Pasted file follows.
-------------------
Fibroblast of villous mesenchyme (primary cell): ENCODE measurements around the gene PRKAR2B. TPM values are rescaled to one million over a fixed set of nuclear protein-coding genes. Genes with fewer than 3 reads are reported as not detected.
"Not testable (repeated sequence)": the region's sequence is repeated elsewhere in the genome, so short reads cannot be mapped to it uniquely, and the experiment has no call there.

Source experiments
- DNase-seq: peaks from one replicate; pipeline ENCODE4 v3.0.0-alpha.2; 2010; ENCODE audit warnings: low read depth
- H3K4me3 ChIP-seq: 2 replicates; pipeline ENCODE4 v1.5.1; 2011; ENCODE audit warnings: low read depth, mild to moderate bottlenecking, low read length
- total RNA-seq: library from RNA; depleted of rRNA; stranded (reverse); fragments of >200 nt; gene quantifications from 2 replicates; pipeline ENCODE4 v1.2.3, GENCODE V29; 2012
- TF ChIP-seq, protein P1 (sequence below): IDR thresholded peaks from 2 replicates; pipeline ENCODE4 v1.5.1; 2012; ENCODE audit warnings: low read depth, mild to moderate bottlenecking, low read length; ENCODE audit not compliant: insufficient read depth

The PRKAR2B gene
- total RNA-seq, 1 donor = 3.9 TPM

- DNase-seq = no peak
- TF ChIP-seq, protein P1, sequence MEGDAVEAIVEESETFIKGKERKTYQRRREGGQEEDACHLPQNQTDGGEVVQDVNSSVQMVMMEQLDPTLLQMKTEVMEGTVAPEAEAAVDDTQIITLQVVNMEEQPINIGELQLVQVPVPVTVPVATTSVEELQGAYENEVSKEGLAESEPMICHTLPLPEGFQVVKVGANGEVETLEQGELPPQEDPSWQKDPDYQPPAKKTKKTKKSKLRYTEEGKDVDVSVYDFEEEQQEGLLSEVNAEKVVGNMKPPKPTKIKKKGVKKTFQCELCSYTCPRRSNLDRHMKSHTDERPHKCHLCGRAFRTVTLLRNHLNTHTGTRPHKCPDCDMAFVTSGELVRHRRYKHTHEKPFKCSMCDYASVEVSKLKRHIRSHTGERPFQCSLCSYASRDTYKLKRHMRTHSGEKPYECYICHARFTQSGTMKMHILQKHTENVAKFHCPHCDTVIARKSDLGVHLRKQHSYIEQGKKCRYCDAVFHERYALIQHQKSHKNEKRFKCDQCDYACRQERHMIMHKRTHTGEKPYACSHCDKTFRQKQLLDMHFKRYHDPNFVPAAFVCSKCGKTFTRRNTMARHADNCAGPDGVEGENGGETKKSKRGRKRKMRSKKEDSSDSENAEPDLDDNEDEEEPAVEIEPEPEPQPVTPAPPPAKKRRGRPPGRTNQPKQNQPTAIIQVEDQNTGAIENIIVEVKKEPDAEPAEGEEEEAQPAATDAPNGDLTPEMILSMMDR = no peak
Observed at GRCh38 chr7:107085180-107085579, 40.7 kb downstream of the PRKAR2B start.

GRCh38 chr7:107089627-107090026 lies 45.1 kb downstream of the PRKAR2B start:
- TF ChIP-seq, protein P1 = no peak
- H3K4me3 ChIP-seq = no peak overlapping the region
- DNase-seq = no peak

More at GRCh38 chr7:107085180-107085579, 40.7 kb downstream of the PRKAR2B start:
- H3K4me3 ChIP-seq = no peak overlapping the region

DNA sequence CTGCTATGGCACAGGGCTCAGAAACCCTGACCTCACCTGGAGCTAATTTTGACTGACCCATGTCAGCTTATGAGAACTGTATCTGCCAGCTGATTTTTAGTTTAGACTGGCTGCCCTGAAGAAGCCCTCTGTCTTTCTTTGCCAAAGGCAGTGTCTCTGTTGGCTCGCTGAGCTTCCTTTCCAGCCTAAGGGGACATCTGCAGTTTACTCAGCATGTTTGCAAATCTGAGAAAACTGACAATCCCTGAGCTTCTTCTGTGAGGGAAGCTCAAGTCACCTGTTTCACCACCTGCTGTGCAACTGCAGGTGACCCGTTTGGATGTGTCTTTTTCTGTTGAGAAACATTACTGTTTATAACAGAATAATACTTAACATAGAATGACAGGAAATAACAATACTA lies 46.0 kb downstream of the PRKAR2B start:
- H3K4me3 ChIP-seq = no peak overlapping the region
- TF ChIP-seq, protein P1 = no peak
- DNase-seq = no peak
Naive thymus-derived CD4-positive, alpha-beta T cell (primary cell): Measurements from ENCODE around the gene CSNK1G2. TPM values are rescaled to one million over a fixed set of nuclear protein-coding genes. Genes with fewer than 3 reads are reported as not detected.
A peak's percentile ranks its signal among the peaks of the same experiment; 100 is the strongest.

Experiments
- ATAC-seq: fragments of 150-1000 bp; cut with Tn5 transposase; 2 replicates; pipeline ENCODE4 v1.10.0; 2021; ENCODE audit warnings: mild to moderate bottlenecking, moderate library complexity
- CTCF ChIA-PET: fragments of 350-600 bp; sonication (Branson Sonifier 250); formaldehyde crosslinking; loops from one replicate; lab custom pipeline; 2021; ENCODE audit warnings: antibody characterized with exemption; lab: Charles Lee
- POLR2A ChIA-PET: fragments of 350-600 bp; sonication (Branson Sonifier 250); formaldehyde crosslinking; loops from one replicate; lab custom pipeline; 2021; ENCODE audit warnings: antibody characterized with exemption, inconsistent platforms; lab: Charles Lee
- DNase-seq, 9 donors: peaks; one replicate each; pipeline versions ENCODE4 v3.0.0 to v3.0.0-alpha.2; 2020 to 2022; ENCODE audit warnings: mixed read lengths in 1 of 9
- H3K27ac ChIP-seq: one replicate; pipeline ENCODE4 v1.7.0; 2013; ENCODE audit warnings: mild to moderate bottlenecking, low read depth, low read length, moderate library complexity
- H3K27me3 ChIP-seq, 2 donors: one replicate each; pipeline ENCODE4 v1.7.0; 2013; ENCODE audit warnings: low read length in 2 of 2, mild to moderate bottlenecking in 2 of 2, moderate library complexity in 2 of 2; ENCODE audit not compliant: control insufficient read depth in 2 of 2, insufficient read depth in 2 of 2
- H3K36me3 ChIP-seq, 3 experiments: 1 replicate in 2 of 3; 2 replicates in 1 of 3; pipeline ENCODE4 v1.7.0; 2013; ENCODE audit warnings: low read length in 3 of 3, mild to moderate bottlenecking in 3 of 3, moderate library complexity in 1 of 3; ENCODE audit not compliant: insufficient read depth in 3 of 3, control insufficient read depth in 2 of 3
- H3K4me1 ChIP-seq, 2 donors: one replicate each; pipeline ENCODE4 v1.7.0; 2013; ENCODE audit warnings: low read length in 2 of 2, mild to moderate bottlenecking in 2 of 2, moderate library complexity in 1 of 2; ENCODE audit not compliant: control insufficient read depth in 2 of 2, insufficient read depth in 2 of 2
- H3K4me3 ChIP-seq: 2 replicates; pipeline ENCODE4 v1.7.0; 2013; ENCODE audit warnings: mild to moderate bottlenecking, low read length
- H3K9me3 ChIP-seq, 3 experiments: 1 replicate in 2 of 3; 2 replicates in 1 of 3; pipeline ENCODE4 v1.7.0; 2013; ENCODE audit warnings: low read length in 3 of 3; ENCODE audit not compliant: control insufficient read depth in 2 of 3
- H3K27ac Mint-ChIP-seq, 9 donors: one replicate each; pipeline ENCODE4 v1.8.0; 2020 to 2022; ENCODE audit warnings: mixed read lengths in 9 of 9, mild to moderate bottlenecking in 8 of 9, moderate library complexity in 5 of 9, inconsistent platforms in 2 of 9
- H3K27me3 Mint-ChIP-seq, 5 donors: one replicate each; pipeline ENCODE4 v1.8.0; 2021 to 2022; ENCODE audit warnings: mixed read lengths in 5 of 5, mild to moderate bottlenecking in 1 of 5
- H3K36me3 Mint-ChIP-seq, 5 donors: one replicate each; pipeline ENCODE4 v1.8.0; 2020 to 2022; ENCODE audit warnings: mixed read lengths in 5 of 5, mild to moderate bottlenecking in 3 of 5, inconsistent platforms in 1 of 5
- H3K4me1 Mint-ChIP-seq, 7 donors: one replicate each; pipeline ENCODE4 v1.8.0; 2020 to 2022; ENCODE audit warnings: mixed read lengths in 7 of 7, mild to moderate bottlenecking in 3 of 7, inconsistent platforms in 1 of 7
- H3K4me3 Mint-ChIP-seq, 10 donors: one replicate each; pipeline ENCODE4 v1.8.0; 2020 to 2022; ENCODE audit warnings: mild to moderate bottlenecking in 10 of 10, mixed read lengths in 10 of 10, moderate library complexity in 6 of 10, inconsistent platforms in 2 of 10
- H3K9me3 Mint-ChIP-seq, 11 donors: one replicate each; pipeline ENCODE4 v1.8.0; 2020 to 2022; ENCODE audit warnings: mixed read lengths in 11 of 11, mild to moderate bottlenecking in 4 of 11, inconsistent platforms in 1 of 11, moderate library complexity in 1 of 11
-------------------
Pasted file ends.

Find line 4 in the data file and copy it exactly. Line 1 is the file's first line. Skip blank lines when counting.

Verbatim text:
- DNase-seq: peaks from one replicate; pipeline ENCODE4 v3.0.0-alpha.2; 2010; ENCODE audit warnings: low read depth